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I have a matrix where the $L_1$ norm on an row is equal to zero. My question is what can I say about the $L_2$ norm on any row of that matrix? Numerically with the example I have, computing the $L_2$ norm on each row is equivalent for each row - but I'm having trouble writing/finding a rule that substantiates this.

Thank you

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closed as unclear what you're asking by barto, MagicMan, quid, N. F. Taussig, kjetil b halvorsen Apr 12 at 15:55

Please clarify your specific problem or add additional details to highlight exactly what you need. As it's currently written, it’s hard to tell exactly what you're asking. See the How to Ask page for help clarifying this question. If this question can be reworded to fit the rules in the help center, please edit the question.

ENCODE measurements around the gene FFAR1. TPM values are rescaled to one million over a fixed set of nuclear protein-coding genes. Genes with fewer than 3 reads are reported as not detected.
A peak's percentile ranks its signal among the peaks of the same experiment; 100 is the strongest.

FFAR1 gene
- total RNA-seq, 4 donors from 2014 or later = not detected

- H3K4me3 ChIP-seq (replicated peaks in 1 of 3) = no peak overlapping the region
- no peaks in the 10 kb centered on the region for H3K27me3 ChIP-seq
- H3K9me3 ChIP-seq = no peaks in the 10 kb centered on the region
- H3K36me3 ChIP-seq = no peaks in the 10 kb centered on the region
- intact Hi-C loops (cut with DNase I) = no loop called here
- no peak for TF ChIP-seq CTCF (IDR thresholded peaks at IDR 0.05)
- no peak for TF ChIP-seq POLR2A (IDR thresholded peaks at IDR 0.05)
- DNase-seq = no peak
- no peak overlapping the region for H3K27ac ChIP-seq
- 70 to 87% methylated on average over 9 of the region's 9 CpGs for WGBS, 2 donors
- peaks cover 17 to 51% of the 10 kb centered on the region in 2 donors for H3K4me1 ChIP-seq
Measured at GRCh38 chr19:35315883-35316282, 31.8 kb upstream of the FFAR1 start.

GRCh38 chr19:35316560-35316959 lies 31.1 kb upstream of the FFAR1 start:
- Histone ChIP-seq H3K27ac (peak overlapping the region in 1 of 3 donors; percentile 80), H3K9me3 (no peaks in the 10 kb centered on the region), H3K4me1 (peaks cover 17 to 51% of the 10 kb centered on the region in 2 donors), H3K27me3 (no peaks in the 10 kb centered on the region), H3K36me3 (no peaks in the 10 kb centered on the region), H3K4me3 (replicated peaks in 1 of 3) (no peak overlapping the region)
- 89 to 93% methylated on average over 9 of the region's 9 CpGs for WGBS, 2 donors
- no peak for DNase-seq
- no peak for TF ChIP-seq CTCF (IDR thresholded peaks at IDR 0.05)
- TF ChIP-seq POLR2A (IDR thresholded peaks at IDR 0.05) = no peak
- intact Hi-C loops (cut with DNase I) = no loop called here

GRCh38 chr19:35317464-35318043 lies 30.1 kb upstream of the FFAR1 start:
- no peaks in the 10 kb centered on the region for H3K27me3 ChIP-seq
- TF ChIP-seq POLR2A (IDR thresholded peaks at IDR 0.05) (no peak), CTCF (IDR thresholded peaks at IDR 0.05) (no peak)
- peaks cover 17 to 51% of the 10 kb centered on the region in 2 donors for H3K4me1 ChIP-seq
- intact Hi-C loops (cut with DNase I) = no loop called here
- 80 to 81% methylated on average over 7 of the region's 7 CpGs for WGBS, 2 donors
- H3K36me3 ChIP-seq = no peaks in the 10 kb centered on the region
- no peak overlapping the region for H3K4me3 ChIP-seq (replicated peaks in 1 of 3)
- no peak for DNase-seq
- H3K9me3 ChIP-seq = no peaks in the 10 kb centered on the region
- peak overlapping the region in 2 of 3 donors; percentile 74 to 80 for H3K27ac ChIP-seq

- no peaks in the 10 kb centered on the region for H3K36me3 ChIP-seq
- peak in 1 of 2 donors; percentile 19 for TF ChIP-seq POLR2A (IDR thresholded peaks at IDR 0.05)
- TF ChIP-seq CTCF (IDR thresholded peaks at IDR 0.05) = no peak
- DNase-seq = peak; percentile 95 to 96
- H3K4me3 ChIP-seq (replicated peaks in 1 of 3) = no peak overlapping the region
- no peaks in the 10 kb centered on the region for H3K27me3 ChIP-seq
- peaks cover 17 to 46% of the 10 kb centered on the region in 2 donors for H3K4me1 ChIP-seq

Welcome to Math.Stackexchange. People will be able to help you better if you provide more context, attempts you have made at a solution etc. For your particular problem, could you show us the actual matrix you are working with? –  Galois Group Aug 31 '12 at 21:11

1 Answer 1

If $n\leq m$ for $n,m\in\{1,2,\dots\}$ you can say that $$\sqrt[n]{\sum_{i=1}^{k}x_{i}^{n}} \leq \sqrt[m]{\sum_{i=1}^{k}x_{i}^{m}}.$$

So for the same row, you can compare the $L_{1}$ and $L_{2}$ norms in this way. But the relationship of the norms of one row to the norms of another row depends on how (and whether) those rows are related.

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